This comes from something that is referred to, when linguists talk about it at all, as the Before Words. It’s a common ancestor to several languages, including those that fall under “Bear” – Bear, Cat, and Fox – those that fall under “The Leege” – Deklegion and Haloran, Thuthion and Roasti – and two other sets.

Interestingly, while Elk falls under this, it does so only very remotely and there is a great deal of argument therein.

But back to safe.

ðeckk

ðeckk is from the Before Words, meaning “to look over, observe.”

This became thechk in Oldest Bear*, which means “guard.”

This word split: theach became “protect”, while theek became “observe, study.”

(in both cases, the central vowels are pronounced as two separate vowel sounds)

Old Bear uses toa before a verb to implore or command a non-specific target, such as if one was asking the world to rain.

It uses ro before a verb to suggest it is happening to oneself or one’s group, where one’s “group” is a close-knit – a marriage or siblings or a small team.”

(there is also a personal pronoun for only-I, but it is generally considered rather antisocial to use it, and it is only used in magery/wizardry in situations where one wishes to remove oneself from the group around one and cut off all connections.)

Thus keep me/we safe

toa ro theach

except that we need agreement.

Again, this is asking the world.  So (world) guard me, is toa ro theachow.  

 

*Old Bear is considered the root language of Bear, Cat, and Fox languages, which it is.  What it is not, linguistically, is any closer to modern Bear than it is to modern Cat or Fox, nor was it begun by the Bear people any more than any other of the two.  Oldest Bear is an older form of that language

 

#Lexember is coming!

I decided the Bear Empire needed Ancient Bear, a tongue used in magery, rituals, religion, and medicine that looks nice to chant.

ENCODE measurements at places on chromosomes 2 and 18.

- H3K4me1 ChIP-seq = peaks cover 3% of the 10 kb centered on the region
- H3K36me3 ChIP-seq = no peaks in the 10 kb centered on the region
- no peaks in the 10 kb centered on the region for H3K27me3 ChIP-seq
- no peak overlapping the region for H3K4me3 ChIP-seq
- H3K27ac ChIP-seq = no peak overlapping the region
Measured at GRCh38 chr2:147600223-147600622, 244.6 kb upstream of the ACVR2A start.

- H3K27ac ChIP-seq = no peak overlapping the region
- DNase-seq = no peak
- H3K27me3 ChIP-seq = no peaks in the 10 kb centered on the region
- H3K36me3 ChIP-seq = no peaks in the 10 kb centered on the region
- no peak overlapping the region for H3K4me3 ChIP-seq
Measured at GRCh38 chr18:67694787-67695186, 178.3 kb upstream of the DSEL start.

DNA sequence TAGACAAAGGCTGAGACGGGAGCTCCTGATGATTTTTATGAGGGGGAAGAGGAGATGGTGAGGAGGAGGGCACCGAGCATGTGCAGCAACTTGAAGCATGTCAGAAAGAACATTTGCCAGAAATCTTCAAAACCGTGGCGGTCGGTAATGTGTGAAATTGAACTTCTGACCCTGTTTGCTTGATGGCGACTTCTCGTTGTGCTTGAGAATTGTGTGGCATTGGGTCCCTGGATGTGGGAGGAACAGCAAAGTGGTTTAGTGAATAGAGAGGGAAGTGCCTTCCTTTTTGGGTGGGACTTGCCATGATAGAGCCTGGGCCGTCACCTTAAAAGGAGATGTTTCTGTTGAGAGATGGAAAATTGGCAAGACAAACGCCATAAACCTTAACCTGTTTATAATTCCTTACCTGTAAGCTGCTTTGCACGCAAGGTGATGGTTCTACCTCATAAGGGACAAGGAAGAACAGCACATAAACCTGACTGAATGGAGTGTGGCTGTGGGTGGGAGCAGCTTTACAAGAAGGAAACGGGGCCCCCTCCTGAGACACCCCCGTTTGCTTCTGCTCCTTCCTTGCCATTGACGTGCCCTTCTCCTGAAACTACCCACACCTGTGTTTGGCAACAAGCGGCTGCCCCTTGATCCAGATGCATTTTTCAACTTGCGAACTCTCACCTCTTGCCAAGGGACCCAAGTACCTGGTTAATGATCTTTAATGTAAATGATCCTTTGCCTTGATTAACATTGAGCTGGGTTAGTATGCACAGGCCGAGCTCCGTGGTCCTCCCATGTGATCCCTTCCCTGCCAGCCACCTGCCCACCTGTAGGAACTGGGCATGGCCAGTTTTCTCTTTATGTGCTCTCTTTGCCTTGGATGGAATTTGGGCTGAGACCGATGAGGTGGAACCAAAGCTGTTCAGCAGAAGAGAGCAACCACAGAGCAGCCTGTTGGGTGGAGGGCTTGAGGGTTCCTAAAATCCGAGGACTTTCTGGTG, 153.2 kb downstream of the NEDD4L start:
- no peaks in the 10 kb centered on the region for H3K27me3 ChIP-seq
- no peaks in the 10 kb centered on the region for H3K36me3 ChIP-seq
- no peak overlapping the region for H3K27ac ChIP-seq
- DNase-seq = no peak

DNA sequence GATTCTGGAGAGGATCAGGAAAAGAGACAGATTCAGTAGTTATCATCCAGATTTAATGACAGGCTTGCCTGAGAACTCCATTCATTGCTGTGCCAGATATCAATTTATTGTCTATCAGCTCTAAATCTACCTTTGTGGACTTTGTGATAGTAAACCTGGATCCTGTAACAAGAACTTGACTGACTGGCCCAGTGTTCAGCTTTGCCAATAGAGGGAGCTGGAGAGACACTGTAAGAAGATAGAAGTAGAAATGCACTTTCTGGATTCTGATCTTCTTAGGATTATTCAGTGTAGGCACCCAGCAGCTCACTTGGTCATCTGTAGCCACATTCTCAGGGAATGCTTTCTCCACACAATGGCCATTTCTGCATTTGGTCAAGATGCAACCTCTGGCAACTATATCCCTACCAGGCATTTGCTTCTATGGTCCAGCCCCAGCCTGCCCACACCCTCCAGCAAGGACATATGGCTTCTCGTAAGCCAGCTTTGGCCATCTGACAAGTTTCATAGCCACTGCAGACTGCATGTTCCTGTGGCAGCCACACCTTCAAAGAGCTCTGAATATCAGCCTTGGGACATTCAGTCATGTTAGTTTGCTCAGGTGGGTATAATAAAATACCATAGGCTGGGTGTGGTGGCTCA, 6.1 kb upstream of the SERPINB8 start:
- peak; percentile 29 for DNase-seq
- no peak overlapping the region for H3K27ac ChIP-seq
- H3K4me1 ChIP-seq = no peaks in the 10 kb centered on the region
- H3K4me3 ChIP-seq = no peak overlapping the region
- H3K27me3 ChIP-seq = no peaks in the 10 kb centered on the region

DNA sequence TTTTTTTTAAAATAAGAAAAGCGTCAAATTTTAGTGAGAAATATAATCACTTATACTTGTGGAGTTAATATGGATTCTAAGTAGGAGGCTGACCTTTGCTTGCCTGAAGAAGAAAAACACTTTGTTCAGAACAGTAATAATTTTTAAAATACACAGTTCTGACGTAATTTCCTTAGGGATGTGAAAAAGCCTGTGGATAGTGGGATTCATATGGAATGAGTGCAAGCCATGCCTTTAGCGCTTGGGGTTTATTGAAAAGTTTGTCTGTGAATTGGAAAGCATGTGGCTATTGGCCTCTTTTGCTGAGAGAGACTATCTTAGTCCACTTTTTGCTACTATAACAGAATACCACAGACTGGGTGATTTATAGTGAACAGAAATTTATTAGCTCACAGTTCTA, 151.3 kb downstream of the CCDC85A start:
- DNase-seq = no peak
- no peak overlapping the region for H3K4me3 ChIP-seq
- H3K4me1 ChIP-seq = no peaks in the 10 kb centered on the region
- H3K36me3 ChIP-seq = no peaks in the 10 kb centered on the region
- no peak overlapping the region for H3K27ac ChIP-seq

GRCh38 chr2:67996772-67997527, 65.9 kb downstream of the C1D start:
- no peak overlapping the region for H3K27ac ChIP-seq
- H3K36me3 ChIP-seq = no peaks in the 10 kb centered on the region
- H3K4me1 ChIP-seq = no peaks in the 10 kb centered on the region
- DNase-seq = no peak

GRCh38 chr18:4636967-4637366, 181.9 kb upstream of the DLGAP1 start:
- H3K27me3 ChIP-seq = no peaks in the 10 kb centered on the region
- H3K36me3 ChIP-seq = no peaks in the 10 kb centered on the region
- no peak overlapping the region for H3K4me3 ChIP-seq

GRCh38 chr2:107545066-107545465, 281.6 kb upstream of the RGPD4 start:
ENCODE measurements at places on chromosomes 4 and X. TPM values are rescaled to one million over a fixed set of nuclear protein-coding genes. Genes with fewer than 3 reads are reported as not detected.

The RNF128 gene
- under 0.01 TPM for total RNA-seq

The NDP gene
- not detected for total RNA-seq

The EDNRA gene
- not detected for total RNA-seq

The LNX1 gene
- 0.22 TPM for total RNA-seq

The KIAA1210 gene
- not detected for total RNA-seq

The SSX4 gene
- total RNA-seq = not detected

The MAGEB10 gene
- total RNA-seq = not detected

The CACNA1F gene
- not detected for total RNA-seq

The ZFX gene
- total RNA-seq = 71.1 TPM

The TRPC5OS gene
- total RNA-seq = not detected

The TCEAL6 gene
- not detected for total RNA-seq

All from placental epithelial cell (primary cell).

And here is Lexember.

I’m gonna do this backwards: I’m gonna start making up a few words, and then work the language around them.  I have a couple ideas for phoneme and morpheme sets, but since this one is for flavor in books, I might steal the grammar of Latin wholesale.

First, I need words.

So I’m taking prompts for words.  I will TRY to do a noun and a verb every day, but I’m not going to stress about this.

And past experience has shown that if you ask me for the word for cheese, I end up with the whole dairy system.

BUT

Don’t ask me for the word for cheese, please.

Instead, think about a spell (If you’re reading Running in the Bear Empire or if you’re Eseme and reading OTStrange, you’ve seen some spells).

Then think about the words you might use for that spell.

Or just suggest a spell and I’ll go from there.

Go!

 

  1.  the spell for making your sleeping space safe and comfortable
  2. Does how you would address the Mother Bear count?
  3. Vermin. As in the spell to get rid of vermin from your house.

A Quick Conlang Post

I’ve been doing a bit of conlang over on Patreon this month as I play with people’s names in Reiassan and their post-Edally titles.

But I realized that a core concept of Calenyen, the language, had no word: Use

Time to fix that!

Calenyen has three grammatical genders:

Useful/of Use – toka
Useless/with no use – tyok
Beyond use – etok 

-tok- is used only in this setting and for nothing else.  Discussing use as -tok- is a philosophical concept that is intensely important to the Calenyena from their  goat-herding days through to their Industrial Revolution and beyond.

 

 

Conlang (Extra Lexember?) – Put Some Clothes On

Post 1: http://www.lynthornealder.com/2017/12/25/lexember/

Post 2: http://www.lynthornealder.com/2018/01/05/conlang-extra-lexember-syllabary/ 

Post 3: http://www.lynthornealder.com/2018/01/08/conlang3/

Post 4: http://www.lynthornealder.com/2018/01/15/conlang3-2/

Post 5: http://www.lynthornealder.com/2018/01/18/conlang/

Part 6: http://www.lynthornealder.com/2018/01/22/conlang-2/

Today’s topic is… Clothes

Okay, let’s see.

We need people who weave, which means we need something to weave.

vinkin is a sort of linen-like fiber which grows easily in their environment.  vinken is the fabric made from it, and vonken is to weave or to make fabric.

rortlon is to sew; rirtlin is a sewn garment, rertlen is “sewn.”

in most cases, rirtlin has come to mean clothing as a whole.

lenlen is a sewing needle; hinlon is thread.

hinhin is embroidery, which is often done with beads made of wood, metal, or clay.

oh, yes, beads.

Ishjiishinjijin. (wooden, metal, clay beads).

The main garment worn is a folded sheet of fabric joined at the shoulders and often belted (kedvel; kidvil, a belt) around the waist; when the weather is cold, a tube that would probably be considered a shrug in modern terms is worn under or over this main garment.  The garment is a tilri (telren, folded; tilren, fold; tolren, to fold); the sleeve/shrug is a nini.

(none, to give someone the shoulder, to turn your back on them).